Mohammad Sarwar claims he stepped down from office due to his disillusionment with the present set-up.
Mohammad Sarwar, the governor of Punjab province, resigned on Thursday, saying the country’s political system had failed ordinary people and served “only the elite class.”
Sarwar, a businessman who served as a British member of parliament for more than a decade, was appointed to the largely ceremonial role in Pakistan’s most populous and influential province in 2013. The 62-year-old’s resignation, less than two years into the job, comes two days after he criticized the government for failing to persuade U.S. President Barack Obama to visit.
Sarwar renounced his British citizenship to take the role in Punjab but in his resignation speech in Lahore voiced disappointment at progress in the province.
“I am resigning because the system has failed to deliver to the masses,” Sarwar said. “The system is serving only the elite class and the common man is deprived of justice, rights and prosperity.”
Sarwar, who held elected office for Britain’s center-left Labour Party for more than 25 years in the Scottish city of Glasgow, said he was frustrated at the lack of progress in Punjab. “Social injustice is increasing in the province. The system is not delivering,” he said.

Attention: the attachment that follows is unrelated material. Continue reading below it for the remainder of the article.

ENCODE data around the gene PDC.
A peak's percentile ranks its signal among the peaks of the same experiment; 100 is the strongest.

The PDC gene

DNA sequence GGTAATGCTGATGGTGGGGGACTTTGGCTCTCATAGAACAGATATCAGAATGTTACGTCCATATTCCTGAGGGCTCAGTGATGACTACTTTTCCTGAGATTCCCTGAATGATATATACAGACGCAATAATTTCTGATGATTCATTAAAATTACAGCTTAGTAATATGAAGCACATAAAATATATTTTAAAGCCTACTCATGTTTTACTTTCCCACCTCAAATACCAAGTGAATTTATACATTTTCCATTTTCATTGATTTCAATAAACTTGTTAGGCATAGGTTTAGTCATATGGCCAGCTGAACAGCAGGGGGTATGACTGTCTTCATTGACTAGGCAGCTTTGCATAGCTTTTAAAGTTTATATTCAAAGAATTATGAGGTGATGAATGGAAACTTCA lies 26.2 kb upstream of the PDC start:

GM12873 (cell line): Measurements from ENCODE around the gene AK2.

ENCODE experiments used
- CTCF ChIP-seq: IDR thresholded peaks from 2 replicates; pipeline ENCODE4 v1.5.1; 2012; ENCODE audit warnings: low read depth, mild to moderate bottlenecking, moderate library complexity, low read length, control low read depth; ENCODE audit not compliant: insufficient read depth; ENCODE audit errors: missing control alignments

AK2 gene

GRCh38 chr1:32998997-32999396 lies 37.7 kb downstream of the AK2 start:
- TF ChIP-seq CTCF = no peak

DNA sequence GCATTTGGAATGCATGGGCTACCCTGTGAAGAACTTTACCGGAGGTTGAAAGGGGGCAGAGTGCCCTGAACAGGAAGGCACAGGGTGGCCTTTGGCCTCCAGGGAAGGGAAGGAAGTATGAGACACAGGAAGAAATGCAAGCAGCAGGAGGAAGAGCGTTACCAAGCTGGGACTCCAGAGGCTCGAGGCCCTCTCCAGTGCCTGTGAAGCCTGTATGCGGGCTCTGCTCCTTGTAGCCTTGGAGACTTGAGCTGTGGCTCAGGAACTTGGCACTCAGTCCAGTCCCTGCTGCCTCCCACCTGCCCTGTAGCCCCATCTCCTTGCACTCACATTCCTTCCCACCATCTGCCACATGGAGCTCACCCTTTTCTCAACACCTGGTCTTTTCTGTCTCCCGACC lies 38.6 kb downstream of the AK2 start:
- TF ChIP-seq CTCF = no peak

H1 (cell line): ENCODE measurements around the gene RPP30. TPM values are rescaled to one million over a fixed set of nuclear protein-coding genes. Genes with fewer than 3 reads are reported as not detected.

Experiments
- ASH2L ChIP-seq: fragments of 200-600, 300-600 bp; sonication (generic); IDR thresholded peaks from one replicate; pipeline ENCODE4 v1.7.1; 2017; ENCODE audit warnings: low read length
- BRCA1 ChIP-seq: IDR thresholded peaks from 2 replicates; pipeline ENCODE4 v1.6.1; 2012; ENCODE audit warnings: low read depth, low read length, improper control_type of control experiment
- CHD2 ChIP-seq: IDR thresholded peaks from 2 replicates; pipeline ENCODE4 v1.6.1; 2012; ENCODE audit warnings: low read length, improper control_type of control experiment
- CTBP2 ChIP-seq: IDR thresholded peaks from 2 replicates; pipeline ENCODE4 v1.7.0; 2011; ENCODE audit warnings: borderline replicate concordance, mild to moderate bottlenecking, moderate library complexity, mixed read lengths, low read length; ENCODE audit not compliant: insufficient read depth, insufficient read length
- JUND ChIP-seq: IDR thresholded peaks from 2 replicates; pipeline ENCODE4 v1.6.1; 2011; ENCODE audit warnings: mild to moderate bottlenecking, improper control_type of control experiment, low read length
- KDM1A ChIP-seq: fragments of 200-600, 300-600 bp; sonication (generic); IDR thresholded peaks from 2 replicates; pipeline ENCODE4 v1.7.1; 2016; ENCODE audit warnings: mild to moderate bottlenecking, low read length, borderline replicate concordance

Sarwar called Pakistan’s inability to secure a visit from Obama—who this week made his second tour of India—a “diplomatic failure.”
One of Sarwar’s senior staff said the governor had tendered his resignation Wednesday night before announcing it Thursday. “The former governor left Governor House immediately after the press conference as a house was hired for him this morning,” the staffer said on condition of anonymity.
At his press conference on Thursday, Sarwar slammed the government for failing to address a widening poverty gap and doing more on crime. “I want to see a Pakistan where the son of a farmer, a cobbler, an ironsmith can also go to the Parliament and not just the sons of businessman and industrialists,” he said.